Geez, Louise. I used to have this album. I almost wore it out. Willie’s rendition of “Stardust” is mournful, just the way the song was meant to be. The lyrics go:

“And now the purple dusk of twilight time,
“Steals across the meadows of my heart…”

This isn’t simply music. It’s American poetry written by Hoagy Carmichael, who penned a thousand flawless tunes like “Georgia on My Mind.” Willie sings this song in a relaxed way—maybe a little too relaxed, if you catch my drift.

And it makes me remember a time during childhood when I thought life was going to be easy, like all children do. Before I learned that nothing is easy, not even julienne fries.

Back when “Little House on the Prairie” was still on the air. When “Love Boat” was still considered racy because sometimes the actresses wore culottes, and according to the fundamentalists who raised me, culottes were a one-way ticket to Hell.

Nat Cole comes on next. And I’m officially an emotional basket case. Nat sings “The Very Thought of You.” Hot water builds behind my eyes. But it doesn’t drip. Not yet. Not until the next song, which is:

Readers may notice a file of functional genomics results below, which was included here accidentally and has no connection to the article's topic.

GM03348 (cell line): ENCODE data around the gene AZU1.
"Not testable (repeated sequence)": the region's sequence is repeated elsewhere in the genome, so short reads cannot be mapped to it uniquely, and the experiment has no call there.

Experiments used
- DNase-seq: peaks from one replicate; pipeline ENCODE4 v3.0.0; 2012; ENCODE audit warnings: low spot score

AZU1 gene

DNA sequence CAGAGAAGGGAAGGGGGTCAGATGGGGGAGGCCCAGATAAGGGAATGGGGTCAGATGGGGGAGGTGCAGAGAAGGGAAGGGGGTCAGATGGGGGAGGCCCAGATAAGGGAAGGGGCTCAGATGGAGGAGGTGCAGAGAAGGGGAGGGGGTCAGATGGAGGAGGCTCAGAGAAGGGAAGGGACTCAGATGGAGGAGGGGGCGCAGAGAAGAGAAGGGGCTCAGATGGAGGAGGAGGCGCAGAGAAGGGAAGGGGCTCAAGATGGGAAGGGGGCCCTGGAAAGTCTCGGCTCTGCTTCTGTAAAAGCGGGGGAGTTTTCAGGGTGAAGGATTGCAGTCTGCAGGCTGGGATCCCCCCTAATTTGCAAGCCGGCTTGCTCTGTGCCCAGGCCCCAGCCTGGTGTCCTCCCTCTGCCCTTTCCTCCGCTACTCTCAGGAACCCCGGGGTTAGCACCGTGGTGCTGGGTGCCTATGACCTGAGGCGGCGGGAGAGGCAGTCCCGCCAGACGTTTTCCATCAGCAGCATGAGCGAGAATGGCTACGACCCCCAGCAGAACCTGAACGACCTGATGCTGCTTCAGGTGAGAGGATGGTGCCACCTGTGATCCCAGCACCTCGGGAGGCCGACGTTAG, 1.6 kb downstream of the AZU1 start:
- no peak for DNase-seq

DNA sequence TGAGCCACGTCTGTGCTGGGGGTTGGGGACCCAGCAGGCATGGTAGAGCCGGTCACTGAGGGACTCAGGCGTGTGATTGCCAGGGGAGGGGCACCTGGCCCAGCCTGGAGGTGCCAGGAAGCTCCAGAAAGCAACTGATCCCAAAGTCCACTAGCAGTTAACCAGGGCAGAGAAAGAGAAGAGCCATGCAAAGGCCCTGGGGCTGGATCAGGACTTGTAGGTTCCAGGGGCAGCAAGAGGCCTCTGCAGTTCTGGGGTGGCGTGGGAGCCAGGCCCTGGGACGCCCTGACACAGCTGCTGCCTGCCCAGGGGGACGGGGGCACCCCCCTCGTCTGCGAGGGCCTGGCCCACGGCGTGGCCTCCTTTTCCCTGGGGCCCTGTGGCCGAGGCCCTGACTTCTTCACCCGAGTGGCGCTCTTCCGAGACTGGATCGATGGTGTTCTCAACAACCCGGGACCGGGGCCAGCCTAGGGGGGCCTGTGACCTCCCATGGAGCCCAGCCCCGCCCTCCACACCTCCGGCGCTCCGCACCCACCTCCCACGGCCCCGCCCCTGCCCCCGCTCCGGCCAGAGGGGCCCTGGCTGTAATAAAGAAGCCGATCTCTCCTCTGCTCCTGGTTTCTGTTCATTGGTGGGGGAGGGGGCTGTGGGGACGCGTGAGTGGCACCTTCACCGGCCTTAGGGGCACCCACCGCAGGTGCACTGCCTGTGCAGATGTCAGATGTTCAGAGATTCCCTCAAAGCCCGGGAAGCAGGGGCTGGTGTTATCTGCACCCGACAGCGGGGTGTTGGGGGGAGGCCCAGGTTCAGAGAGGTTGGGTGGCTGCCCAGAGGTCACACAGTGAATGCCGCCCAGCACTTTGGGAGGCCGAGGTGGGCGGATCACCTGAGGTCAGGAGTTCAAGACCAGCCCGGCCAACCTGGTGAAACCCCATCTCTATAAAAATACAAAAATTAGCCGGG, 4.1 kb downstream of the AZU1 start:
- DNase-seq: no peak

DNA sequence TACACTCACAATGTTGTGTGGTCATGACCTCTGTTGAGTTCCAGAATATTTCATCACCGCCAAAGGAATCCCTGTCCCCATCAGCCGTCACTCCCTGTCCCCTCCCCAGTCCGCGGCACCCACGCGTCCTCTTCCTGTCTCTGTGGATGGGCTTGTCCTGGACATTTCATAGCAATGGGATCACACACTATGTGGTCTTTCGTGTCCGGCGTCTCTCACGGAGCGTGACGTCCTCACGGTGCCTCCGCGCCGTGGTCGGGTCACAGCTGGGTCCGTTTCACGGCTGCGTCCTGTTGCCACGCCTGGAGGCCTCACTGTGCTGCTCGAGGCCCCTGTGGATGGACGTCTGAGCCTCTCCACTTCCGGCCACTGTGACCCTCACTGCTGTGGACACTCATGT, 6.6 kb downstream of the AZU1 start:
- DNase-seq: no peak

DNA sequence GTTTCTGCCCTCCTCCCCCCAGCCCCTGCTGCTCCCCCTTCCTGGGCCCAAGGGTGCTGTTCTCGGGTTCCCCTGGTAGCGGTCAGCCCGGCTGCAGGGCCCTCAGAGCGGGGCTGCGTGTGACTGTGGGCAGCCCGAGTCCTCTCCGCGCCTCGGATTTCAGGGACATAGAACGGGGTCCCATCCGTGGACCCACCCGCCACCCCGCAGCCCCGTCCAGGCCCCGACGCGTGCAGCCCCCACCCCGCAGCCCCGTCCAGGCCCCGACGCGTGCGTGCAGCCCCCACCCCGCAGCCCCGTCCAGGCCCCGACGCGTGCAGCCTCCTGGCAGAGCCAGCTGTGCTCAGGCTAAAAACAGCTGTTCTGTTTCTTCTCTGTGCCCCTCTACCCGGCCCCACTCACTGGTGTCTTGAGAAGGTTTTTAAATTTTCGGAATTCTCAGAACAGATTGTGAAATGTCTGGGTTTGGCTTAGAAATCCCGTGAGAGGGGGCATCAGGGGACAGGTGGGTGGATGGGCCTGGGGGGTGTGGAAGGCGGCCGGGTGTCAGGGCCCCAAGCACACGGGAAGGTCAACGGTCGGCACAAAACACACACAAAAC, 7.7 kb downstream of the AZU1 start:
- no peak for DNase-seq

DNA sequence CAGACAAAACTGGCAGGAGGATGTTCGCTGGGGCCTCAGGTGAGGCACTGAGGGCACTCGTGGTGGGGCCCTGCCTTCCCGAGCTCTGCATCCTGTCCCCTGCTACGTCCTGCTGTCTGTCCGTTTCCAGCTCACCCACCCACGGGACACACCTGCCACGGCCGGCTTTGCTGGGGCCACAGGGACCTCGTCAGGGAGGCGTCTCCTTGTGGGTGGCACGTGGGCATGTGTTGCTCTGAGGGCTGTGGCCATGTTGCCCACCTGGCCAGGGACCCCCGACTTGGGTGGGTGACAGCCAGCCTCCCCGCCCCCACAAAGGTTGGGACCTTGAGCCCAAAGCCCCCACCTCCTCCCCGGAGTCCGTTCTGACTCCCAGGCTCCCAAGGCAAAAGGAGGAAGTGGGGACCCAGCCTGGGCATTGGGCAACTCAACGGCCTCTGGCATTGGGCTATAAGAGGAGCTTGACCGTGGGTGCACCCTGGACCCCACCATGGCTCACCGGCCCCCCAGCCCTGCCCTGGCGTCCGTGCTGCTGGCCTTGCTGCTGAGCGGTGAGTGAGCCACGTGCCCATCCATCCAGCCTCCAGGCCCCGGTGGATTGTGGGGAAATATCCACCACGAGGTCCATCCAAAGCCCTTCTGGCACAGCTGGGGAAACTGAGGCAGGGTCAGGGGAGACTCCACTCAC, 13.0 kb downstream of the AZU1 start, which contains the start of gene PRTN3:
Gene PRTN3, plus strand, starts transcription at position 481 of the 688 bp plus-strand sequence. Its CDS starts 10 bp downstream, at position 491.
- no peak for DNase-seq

Jimmy Durante’s “I’ll Be Seeing You.” His raggedy voice comes through the speakers with the quintessential hoarse tone of an old man.

“I’ll find you in the morning sun,
“And when the night is new,
“I’ll be looking at the moon,
“But I’ll be seeing you.”

Niagara Falls.

Music does this to me. In my earliest years I played guitar and accordion. I was godawful. But on my ninth birthday my father gave me a piano. I practiced like a maniac and after years of struggling, I finally managed to get worse.

As a kid, I fell in with no-good musicians who were older than I was. I’ve done a lot of playing throughout my life. My first beer joint gig was before I was old enough to shave. I worked menial jobs by day and raced across town to play music each evening.

I learned to sing Hoagy Carmichael, Merle Haggard, Ray Charles, Buck Owens, and Willie. And I came to appreciate songs that meant something to me.

I turn off the radio. I wipe my eyes.

Beside me is a vehicle of teenagers. They’re listening to music so loud that it sounds like a nuclear explosion—only less interesting. They are gyrating inside the cab like rabid squirrels in heat.